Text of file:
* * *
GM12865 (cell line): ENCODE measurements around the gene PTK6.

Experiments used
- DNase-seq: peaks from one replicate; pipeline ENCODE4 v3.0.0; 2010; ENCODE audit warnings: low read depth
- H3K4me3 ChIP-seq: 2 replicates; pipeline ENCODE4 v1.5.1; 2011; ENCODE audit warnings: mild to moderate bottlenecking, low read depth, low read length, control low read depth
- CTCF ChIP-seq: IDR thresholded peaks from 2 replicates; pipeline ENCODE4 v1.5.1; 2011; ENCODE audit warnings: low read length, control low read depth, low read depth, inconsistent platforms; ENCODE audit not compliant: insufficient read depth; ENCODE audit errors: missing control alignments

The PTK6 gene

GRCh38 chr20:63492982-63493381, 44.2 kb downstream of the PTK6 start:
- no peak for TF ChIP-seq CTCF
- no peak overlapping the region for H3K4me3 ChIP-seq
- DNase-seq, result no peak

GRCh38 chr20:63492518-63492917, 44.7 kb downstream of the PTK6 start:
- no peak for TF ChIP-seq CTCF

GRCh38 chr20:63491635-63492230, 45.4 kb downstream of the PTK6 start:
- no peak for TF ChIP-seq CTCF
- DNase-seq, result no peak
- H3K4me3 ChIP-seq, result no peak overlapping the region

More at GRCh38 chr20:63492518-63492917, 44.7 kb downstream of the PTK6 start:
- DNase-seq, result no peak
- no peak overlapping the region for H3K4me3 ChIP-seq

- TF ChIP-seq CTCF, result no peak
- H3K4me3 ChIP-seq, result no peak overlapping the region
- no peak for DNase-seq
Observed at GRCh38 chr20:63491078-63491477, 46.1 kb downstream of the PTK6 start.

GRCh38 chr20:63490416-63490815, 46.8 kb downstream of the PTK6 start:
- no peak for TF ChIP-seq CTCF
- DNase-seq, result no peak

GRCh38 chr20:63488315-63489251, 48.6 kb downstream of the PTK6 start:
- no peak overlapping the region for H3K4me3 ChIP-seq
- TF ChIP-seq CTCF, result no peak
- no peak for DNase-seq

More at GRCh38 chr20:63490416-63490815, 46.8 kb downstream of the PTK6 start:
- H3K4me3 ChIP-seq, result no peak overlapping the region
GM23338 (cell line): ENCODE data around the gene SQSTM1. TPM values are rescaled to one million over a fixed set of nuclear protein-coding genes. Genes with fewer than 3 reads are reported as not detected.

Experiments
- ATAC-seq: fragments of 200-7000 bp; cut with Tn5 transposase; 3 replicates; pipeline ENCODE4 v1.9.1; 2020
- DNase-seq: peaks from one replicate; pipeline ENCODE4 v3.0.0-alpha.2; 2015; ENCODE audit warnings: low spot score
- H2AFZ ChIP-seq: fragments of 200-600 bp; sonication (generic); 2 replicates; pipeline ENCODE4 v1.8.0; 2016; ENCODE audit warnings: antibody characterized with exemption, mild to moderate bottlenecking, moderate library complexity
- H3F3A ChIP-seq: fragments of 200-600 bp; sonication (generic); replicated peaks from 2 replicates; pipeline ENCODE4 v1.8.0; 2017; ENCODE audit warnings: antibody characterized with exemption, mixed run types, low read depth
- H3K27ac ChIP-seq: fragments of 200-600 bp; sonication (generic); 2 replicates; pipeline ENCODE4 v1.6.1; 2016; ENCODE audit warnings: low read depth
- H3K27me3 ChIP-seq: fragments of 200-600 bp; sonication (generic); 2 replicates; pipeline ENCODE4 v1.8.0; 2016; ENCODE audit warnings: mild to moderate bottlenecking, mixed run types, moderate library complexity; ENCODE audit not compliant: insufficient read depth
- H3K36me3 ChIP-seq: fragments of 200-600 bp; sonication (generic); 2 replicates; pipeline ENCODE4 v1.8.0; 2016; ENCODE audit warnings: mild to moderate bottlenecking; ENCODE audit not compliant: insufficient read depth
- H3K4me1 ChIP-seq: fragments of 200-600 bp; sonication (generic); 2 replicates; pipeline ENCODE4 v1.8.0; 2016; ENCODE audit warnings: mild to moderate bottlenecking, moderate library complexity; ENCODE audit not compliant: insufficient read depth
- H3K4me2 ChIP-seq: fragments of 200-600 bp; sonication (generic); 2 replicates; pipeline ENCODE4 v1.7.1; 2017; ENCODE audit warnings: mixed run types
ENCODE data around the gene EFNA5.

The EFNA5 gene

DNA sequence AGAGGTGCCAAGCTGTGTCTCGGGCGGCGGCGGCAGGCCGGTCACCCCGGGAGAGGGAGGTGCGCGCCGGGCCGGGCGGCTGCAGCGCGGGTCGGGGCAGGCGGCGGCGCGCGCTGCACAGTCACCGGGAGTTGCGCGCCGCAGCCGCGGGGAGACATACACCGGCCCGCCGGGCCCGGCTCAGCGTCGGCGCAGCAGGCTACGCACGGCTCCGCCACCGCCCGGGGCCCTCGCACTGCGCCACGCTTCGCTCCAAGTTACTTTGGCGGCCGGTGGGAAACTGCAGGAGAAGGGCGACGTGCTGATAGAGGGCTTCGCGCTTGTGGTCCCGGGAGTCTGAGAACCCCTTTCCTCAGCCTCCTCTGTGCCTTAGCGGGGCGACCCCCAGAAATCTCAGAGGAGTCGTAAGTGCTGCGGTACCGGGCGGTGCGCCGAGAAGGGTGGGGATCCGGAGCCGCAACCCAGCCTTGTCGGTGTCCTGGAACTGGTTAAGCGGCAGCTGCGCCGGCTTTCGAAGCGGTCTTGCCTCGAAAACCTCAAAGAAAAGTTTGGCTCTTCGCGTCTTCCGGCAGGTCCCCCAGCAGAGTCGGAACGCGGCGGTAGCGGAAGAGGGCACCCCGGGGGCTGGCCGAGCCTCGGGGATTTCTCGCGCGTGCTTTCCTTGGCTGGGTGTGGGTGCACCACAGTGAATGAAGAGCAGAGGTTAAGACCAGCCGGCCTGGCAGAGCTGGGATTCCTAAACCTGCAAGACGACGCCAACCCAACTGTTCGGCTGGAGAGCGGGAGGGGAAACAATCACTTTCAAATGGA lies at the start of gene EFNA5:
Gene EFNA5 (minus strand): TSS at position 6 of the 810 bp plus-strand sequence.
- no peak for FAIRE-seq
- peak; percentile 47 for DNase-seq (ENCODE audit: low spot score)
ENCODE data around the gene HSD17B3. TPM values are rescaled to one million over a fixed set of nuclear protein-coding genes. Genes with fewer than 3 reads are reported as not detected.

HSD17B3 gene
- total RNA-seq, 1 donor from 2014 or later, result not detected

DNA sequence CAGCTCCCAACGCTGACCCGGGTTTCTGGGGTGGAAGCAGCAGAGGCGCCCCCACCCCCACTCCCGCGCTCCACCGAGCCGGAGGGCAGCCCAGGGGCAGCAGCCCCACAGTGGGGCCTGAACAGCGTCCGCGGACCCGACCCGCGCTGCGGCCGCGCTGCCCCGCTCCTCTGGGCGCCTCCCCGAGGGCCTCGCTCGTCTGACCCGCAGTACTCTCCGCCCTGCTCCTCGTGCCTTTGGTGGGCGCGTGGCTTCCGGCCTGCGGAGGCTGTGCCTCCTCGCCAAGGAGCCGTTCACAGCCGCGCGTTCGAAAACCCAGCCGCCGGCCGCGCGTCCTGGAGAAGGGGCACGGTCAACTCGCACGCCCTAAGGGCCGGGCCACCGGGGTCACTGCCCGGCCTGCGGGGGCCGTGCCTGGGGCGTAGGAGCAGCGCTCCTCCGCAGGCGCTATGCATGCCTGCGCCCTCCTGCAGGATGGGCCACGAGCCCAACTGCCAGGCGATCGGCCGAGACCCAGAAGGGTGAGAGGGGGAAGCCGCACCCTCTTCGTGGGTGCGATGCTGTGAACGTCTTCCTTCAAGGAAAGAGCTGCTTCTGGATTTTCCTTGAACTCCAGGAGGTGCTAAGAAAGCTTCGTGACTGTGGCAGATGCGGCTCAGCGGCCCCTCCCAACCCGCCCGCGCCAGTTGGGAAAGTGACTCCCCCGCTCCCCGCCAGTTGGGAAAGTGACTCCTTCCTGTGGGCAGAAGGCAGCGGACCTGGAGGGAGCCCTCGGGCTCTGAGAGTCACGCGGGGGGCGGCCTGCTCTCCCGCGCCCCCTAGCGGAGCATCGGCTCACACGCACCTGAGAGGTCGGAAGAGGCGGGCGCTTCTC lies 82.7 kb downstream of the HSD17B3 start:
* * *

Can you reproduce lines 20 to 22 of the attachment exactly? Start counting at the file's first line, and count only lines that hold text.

- TF ChIP-seq CTCF, result no peak
- H3K4me3 ChIP-seq, result no peak overlapping the region
- no peak for DNase-seq